By Rod Kennedy
As winter winds down and spring approaches, the stars of winter begin to creep toward the western horizon. This means that March is the best time to get one last look at these bright constellations. A favorite of stargazers is Orion the Hunter, partly because it is bright and easy to recognize, partly because it is rich with interesting objects. The area of Orion’s Belt is particularly interesting.
The three stars of Orion’s Belt are Mintaka, Alnilam and Alnitak. All three of these stars are extremely hot, and brith. The westernmost star, Mintaka is a type O giant star. A telescope pointed at Mintaka reveals a small hot companion star. The easternmost star, Alnitak appears as a triple star surrounded by a bright nebula. Directly south of Mintaka is the famous Horsehead nebula. The Horsehead, is a stunning example of a dark nebula; a nebula that has a dark portion outlined by brighter material. While this nebula is famous, it is very difficult to see with the human eye peering through the telescope. Long exposure photographs are needed to capture its true beauty.
The greatest treasure of Orion lies not in the bright stars themselves, but in the magnificent area of his sword. The sword hangs below Orion’s belt and is home to M42, the famed Great Orion Nebula. Besides the vastness of the nebula itself, the Orion Nebula contains a group of stars cataloged as Theta Orionis or the Trapezium. This group of stars all formed at the same time and from the same cloud of material. Around the Trapezium are dozens of additional stars that are still in their infancy.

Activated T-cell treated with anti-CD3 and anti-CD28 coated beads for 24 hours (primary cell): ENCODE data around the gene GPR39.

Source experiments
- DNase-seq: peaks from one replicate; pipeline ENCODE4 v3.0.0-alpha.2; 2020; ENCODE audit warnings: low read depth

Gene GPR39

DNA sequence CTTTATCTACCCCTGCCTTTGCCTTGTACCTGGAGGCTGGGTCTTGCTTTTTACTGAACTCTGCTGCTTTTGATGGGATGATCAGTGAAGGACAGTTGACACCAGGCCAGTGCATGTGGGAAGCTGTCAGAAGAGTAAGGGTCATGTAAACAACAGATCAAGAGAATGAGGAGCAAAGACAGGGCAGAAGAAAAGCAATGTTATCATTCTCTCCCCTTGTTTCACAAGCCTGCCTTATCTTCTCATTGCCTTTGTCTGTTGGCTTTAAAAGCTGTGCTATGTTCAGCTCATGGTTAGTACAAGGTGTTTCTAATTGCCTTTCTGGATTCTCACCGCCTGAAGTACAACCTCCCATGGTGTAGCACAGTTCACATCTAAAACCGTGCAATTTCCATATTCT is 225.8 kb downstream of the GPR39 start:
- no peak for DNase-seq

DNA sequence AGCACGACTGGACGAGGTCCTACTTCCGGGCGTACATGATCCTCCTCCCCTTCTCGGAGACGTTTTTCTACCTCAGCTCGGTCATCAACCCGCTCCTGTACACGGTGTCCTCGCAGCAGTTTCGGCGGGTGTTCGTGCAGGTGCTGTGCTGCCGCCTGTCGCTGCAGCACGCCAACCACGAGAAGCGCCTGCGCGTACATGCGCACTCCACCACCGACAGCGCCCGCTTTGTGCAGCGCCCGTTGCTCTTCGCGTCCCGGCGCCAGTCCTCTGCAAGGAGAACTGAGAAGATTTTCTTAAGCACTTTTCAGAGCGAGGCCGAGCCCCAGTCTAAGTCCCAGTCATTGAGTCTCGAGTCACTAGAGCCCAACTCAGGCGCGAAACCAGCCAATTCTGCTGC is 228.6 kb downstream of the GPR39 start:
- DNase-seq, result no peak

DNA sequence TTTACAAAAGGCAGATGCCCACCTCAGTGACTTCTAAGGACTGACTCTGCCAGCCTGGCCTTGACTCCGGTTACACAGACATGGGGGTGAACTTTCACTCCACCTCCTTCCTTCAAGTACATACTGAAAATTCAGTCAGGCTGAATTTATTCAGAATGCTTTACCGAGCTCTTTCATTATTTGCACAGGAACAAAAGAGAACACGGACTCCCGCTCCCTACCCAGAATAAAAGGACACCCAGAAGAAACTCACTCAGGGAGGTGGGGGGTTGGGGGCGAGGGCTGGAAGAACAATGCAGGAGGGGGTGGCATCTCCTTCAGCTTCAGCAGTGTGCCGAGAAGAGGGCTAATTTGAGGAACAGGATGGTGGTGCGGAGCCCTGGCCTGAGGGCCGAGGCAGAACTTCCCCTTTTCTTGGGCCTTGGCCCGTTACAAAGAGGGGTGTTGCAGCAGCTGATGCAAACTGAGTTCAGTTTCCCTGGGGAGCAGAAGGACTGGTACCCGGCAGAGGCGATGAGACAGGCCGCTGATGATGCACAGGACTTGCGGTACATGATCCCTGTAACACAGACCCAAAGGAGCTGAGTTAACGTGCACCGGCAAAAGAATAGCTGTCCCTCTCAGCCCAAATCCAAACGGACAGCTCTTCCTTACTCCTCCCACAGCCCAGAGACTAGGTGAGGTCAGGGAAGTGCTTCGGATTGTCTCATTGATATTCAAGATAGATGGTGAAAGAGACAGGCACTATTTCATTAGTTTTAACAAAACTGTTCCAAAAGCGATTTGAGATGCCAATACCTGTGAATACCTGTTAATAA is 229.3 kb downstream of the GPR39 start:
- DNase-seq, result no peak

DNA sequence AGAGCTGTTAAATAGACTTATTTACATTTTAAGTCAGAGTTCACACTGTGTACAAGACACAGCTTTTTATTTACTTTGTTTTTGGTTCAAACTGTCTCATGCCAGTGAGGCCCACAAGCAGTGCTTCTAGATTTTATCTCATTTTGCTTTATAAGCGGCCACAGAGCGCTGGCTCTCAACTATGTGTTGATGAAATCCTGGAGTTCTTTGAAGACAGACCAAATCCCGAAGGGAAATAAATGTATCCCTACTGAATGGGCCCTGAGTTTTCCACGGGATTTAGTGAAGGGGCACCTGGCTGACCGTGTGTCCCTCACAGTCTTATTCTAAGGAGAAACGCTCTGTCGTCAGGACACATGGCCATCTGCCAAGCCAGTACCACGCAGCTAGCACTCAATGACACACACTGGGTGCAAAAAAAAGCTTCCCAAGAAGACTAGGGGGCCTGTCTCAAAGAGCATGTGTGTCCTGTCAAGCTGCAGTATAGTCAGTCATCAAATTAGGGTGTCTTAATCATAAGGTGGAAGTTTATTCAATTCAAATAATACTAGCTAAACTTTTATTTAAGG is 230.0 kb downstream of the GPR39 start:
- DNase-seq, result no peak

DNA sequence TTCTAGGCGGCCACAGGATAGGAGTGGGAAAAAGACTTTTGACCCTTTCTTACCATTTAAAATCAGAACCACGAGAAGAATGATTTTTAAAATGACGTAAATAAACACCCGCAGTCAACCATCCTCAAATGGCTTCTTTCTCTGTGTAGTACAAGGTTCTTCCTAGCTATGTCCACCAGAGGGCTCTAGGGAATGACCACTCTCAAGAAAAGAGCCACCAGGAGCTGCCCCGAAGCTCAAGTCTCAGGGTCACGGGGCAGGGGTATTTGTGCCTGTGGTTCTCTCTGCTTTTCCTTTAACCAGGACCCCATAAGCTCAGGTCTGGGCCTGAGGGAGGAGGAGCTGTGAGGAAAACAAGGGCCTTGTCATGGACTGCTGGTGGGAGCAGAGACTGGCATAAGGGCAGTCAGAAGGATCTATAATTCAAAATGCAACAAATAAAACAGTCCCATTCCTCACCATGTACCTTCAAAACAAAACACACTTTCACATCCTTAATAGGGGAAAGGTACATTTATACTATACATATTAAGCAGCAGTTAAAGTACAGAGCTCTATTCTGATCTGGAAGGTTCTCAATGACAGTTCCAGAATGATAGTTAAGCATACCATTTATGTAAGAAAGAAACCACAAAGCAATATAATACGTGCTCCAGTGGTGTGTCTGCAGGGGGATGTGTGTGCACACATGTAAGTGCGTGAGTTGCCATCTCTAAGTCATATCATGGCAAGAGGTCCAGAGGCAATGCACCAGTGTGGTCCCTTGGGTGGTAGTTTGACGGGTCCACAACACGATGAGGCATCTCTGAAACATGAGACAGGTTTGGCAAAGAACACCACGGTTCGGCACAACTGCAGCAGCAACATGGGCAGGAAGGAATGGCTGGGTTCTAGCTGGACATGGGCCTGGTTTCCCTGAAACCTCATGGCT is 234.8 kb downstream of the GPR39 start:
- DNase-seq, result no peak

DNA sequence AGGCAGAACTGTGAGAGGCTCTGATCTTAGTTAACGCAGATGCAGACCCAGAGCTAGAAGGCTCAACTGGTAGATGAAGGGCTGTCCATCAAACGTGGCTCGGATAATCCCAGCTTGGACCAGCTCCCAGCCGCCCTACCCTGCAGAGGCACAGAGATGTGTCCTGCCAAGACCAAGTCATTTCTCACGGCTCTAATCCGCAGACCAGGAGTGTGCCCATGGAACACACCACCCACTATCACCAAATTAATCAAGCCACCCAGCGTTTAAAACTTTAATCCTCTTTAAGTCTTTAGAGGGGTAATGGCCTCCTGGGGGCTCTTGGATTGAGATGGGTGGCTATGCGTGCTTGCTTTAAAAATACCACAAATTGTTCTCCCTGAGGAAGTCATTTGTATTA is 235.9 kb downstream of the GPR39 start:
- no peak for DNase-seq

The Orion Nebula glows because its gasses are excited by radiation from the new stars within. These gasses are a mixture of Hydrogen, Helium, Carbon, Oxygen and Nitrogen with Hydrogen and Helium being the most abundant. This makes sense if we understand that nebulae are vast stellar nurseries where stars are born. Within the nebula areas of high density begin to collapse under the force of gravity. As the gasses are compressed they are heated to the point where Hydrogen can fuse into Helium. At this temperature the fusion process begins and the star ignites.
Observers wishing to view something a bit closer to home should turn their telescopes toward Jupiter, in the constellation Taurus. Like the Orion Nebula, Jupiter offers a wide range of observing possibilities. First is Jupiter’s large moons, Io, Europa, Ganymede and Callisto. Observations taken night after night revel, as they did for Galileo, the motions of these moons around the planet. Astronomy magazines or websites usually offer charts that help identify which moon is which. Larger telescopes show the intricate cloud bands in Jupiter’s atmosphere and observers with good timing may even catch a glimpse of Jupiter’s Great Red Spot. The most patient observers might even have a chance to see the shadow of one of Jupiter’s moons move slowly across the cloud tops.
Winter may be coming to an end, but the sky changes more slowly. Amateur astronomers have long known that the higher an object is in the sky, the better the view. Turbulence in Earth’s atmosphere makes objects near the horizon shimmer and haze can hide them completely. Early spring affords observers one last opportunity to see their favorite constellations and objects before they slip into that turbulent zone and are lost until next winter.